If the English Sir Isaac Newton, like the Chinese Empress Leizu, had been hit on the head by a silkworm cocoon instead of an apple, and had unraveled the mile-long thread until he came upon the worm, maybe he would never have realized that f = ma, maybe scientific specialization and determination and molecularization would not rule knowledge and pass as wisdom. Perhaps, if Newton’s brain had brought to bear upon the silkworm, the world would be ruled by beauty?— and perhaps scientific truths can be spun out by story. You are familiar with Newton’s three laws? Force acting on another force. Causing motion. To wit—
My sleek silver car screams through the desert, chasing the sun’s short arc from west to east. The stowaway hummingbird in my car speeds through time even faster than it usually does: it beats out its life in about five years. I press my foot into the car’s metal, its pistons shuddering with white heat. I know my mother will complete the silk robe today, which she has been sewing for my twenty-seventh birthday, for five years, since I left home.
Beauty, what the silkworm gives us, is all we care about in the east of the continent and it’s spoiled us. We don’t know what slings the planets in their orbits around the sun, don’t know that the daylight we receive is old and very tired, but we know now that we can never intervene in animals’ lives, we can never take them away from themselves. We spent all our time crossing and mating silkworms and they lost their ability, or their wills, to reproduce. We planted all mulberry trees; we felled the forests. Now we realize. We’ve spent decades trying to undo our ecological handiwork, our scaling up, but at least we have the silk everything: silk blouse, silk pants, silk gloves, silk scarf, the prized silk slip cut on the bias.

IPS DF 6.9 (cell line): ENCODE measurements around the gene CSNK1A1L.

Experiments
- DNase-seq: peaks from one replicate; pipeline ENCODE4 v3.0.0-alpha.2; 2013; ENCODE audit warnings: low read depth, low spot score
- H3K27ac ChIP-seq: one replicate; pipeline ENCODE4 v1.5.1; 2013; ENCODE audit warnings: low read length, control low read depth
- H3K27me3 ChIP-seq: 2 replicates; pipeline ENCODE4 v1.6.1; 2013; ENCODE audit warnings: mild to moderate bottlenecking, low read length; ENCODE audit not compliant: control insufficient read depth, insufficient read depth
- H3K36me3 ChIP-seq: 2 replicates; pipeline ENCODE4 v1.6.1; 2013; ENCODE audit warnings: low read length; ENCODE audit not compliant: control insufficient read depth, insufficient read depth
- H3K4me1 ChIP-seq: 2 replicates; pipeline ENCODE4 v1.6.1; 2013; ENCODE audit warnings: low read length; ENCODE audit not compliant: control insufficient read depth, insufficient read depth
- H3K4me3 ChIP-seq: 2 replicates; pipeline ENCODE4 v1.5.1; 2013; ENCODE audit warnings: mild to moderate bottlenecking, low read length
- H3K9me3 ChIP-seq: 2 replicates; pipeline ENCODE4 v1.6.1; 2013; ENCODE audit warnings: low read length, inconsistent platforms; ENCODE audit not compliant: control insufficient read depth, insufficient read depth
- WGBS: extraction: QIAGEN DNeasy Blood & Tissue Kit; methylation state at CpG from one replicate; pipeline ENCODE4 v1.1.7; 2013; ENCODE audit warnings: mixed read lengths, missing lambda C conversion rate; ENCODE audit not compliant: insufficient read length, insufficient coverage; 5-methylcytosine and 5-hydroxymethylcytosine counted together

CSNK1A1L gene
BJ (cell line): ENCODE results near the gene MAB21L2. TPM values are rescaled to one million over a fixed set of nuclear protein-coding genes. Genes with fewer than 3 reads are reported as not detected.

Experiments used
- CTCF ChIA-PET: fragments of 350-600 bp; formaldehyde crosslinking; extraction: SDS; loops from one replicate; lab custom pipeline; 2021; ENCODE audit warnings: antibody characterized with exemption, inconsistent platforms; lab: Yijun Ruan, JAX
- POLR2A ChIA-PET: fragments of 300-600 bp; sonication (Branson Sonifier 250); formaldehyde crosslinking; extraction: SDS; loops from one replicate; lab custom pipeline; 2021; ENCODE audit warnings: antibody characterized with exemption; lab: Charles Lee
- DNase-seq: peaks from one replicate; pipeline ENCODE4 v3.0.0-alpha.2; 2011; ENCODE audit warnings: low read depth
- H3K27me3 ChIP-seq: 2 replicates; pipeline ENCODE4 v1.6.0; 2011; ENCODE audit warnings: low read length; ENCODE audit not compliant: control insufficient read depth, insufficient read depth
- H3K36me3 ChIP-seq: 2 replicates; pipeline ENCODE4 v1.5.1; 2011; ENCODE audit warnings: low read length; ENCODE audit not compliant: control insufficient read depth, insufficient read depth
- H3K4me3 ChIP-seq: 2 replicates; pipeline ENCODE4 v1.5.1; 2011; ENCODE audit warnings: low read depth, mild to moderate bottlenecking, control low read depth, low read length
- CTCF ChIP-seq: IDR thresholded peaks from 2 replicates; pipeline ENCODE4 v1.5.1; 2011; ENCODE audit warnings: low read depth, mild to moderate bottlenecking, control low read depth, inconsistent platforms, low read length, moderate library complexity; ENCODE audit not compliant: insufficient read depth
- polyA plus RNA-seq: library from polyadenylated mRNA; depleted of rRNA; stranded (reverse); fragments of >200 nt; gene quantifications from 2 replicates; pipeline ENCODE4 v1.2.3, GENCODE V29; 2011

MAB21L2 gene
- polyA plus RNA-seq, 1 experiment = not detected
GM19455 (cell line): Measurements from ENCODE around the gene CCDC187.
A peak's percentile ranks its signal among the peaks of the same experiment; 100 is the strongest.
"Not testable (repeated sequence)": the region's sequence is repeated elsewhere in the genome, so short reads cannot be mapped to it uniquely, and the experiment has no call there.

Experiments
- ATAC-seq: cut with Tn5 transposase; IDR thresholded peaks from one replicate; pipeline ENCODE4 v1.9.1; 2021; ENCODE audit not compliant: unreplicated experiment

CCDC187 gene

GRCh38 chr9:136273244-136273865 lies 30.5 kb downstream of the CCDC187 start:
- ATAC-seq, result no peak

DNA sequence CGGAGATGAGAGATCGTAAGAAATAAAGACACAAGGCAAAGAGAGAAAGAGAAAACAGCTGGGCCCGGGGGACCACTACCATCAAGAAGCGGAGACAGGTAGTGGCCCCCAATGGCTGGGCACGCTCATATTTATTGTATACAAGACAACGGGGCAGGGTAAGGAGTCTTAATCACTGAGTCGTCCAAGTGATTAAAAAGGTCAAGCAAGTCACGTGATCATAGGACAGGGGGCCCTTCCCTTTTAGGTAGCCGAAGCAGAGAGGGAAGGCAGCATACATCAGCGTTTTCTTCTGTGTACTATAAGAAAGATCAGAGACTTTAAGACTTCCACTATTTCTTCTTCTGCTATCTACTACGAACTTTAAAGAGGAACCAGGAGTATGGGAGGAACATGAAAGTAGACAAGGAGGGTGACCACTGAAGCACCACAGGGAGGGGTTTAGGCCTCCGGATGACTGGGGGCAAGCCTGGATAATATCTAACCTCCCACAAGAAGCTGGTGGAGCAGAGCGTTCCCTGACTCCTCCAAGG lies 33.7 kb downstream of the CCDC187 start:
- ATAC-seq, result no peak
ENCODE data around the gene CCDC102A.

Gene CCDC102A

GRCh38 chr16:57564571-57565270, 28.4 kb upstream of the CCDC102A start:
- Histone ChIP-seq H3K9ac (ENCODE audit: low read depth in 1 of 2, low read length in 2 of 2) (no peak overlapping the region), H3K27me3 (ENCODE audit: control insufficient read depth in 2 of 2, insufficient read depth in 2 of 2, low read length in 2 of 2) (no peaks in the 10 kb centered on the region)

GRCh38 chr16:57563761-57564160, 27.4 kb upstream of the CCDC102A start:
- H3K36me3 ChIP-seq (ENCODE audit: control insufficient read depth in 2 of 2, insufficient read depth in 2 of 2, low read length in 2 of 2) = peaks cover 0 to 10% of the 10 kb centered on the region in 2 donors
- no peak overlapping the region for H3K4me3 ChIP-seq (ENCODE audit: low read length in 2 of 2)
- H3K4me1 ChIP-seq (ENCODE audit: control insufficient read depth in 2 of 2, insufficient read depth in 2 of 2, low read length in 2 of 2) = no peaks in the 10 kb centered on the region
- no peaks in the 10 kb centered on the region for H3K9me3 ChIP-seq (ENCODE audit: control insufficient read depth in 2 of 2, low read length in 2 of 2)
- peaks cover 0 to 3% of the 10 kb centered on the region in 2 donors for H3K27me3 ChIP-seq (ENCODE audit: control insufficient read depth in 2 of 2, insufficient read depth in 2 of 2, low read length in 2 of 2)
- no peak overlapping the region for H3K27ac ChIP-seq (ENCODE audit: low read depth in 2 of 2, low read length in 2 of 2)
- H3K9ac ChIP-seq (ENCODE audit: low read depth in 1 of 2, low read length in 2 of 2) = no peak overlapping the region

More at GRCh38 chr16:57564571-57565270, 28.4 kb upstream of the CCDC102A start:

The black and white speckled hummingbird is now resting on the silk-lined car seat, ignoring the flat plains as they fly by, its eyes open and tiny chest vibrating. Soon we’ll be in the shaded woods.
I am worried that the hummingbird will die today. But I realize I love my mother. I want to show her the hummingbird, I tell her over the phone, which she can’t ever have seen, the species which has been my companion since I parked my car five years ago outside the garden, an oasis surrounded by dust, and found my place there, which was: quietly sitting and reading and thinking, quietly harvesting green shoots and cutting them into a pan. The people there, solemn and exact, they told me, every harmful thing we do will come back to us.
The sun is mysterious as ever, blazing today, and I look up sometimes, and I look up at nights at the moon and stars too, but in the east, I looked more at the ground, at the droppings of the silkworms and their shells, their carcasses. On the other side of the continent, all kinds of trees, black locusts and manzanita and redwood, and another ocean hemming us in. Now I know our limit.
When I see my mother, when I go back, I’ll have proven how large my guilt has grown, for leaving my mother with the silkworms. We used to be there alone always, for beauty: placing the larvae on mulberry, leading them to their partners, boiling the pupae for their treasure, then eating them. This absolution is pulling me, my car, faster than I could imagine. I look to the hummingbird, which has begun bobbing up and down on invisible wings in its eleventh hour.
The car collapses, completely spent, at our sprawling home, the roof scalloped and crenulated with thousands of tiles. I think I’ve beat time. The sun’s red disc just beginning to slip below the horizon. I rush inside with the hummingbird, not dead. There is my mother in the darkness of the sitting room, enveloped in silk curtains, slumped in her carved chair. I rush to her side. Her face is still. Beside her, the robe she has been sewing for me. A jade and cerise hummingbird stitched on the cool gauzy fabric, tongue in hibiscus. The work of thousands of silkworms. Has she just collapsed, the scant dust she allows to stay in her house just settling? Why didn’t I come yesterday? What makes one thing do another? What is action, and reaction; sacrifice? Her hands just warm. The hummingbird leaves me, out the door.